Phillip F. Nelson
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A few words regarding what this site is all about, beginning with a quotation that defines the essence of LBJ’s character:
“I worked quite some time for Lyndon B. Johnson as broadcast
personnel, and I think I learned more about the art of deception
from him than I did from my father [a magician known as
“The Great Blackstone”] . . . LBJ was a man who understood
the art of misdirection—of making the eye watch ‘A’
when the dirty work was going on at ‘B.’”
~ Harry Blackstone Jr.
That characteristic of Lyndon Johnson is arguably the single strongest element of his persona that is least understood by those who have not studied him closely. It stands above all others – his egomania, his documented bi-polar disorder, his paranoia and incurable narcissistic / sociopathic personality – which, combined together, drove his mania to conduct criminal, even treasonous actions. But it was his ability to deceive others, tens of millions of them altogether, that put him beyond the reach of the law.
For those who don’t understand what I’m about or why I have chosen to write four books about a president I have detested since at least 1962, allow me to explain that. First, understand that it is not my nature to dwell on negativity; the opposite is true, I strive to remain positive, as do most people. In fact, I consider myself as the bearer of torches, lighting the darkness left in the wake of the 36th POTUS.
The darkness was put into the corrupted historical record of Lyndon Johnson’s reign as President by a succession of many other authors who took the opposite tack as they intentionally hid his intrinsic criminality. The original “biographers” (whom I have called out within those books) he recruited rewrote actual history by either ignoring the worst of his deceits or reframing that which could not easily be swept under the rug or into the dustbin of history. In so doing, they have replaced historic facts with mythologically fabricated lies. My humble intent is merely to point out these instances, prove the deceits as best I can, and shine the spotlight into the dark recesses to rediscover nearly forgotten truths.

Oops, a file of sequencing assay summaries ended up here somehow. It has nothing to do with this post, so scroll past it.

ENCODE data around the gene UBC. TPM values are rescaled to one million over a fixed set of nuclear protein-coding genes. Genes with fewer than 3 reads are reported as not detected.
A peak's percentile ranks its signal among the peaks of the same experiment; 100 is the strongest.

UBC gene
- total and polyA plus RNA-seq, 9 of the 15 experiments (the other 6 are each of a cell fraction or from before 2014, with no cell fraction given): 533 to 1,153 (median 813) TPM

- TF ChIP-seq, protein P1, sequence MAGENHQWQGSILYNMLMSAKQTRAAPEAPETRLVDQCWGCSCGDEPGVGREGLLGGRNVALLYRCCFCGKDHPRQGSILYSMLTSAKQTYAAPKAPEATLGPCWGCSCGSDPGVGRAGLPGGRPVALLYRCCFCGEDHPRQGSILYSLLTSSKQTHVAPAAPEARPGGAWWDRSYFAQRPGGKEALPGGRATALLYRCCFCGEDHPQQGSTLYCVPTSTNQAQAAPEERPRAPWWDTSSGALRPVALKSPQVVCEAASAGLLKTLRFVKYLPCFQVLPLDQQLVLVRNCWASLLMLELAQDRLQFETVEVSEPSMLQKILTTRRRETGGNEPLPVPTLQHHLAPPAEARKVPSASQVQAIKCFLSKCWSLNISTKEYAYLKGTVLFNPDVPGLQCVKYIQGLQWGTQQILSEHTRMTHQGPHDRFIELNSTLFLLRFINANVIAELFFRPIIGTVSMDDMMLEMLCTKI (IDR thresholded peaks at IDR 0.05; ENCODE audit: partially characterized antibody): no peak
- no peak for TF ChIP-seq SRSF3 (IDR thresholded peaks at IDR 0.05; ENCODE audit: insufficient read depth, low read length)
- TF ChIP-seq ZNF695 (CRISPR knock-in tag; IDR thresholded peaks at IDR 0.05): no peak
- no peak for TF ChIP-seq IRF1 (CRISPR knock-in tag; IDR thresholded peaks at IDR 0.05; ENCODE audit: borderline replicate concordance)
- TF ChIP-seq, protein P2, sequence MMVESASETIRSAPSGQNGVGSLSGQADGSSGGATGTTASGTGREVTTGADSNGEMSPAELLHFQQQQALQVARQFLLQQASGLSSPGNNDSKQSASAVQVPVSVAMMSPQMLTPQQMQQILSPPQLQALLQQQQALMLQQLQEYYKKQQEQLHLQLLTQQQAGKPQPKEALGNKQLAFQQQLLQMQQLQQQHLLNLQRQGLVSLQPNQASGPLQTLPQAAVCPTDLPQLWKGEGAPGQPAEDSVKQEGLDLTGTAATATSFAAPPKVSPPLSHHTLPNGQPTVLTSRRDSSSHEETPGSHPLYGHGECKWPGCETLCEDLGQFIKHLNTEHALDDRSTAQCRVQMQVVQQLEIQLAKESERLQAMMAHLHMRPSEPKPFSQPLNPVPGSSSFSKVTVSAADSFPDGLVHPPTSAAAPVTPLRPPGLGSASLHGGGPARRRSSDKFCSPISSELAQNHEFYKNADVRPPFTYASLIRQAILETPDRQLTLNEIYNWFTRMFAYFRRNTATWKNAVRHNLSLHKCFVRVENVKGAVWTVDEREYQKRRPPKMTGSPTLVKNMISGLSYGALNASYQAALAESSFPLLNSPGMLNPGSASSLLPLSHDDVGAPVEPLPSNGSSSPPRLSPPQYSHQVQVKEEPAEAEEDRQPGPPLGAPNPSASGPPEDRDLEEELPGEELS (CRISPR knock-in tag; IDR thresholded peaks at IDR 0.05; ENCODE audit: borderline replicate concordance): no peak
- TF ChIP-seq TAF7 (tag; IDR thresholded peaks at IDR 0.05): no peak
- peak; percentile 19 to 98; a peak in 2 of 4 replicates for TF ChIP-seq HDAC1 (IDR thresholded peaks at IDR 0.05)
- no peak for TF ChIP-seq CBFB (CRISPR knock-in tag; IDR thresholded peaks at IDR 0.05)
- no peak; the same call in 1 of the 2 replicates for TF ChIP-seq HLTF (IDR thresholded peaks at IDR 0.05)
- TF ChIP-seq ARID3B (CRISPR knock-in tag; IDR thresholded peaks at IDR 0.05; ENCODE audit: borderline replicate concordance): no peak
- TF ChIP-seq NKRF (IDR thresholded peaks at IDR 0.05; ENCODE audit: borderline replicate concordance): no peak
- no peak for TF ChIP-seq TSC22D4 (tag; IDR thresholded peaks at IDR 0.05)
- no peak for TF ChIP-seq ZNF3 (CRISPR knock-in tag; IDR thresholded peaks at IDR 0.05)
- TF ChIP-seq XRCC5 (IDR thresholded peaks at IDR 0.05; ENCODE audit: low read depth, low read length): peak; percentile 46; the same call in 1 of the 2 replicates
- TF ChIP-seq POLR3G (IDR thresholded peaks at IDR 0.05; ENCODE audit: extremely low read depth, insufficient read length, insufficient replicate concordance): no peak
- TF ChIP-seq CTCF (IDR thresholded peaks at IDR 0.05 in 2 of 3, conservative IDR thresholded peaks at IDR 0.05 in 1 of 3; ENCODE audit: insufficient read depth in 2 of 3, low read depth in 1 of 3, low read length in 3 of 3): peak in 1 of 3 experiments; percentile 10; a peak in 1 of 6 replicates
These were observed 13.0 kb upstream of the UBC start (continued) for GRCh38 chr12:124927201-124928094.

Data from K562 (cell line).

It is an unfortunate predicament that we must all face, or ignore at our peril, but the continued beatification of the presidency of Lyndon B. Johnson — honoring a very dishonorable man as though it will somehow absolve him of his criminality — is to deny the existence of a cancer upon the nation that will eventually destroy it. His political progeny, which continue to multiply, repeat his manipulative methods and criminal conduct in their efforts to reinforce the hiding of his deceits, criminal acts and cover-ups, have succeeded in extending the reign of terror he brought forth well into the new millennium.
Consider how other nations have acknowledged the pernicious tyrants who caused so much destruction in their own histories: For example, Russia has cleansed the worst of its past by renaming Stalingrad as Volgograd and Leningrad as St. Petersburg; Germany, so relieved by Hitler’s death (or his fleeing to South America), that his name became so reviled by the vast majority of its population that no monuments were ever dedicated to his memory and his book Mein Kampf became verboten and, for decades, practically disappeared from existence. Compare that to the number of parks, expressways, buildings, schools (and soon, a new Navy warship) named after Lyndon B. Johnson, who shared many of the worst traits of the most infamous dictators in world history.
Random Thoughts on the Subject of History by Assorted Sages and Soothsayers
‘Those who cannot remember the past are condemned to repeat it’
~ George Santayana, 1905
“The Only Duty we Have to History is to Rewrite it”
~ Oscar Wilde
“What is history? The lie that everyone agrees on.”
“What We Learn From History is that We Don’t Learn From History”
~ Clarence Darrow
“History is written by the victors.”
“History will be kind to me, for I intend to write it.”
~ Winston Churchill [with certain irony, having first hand experience in being a “victor”]
Few will have the greatness to bend history itself, but each of us can work to change a small portion of events, and in the total of these acts will be written the history of this generation.
~ Robert F. Kennedy, Cape Town University, South Africa, 1966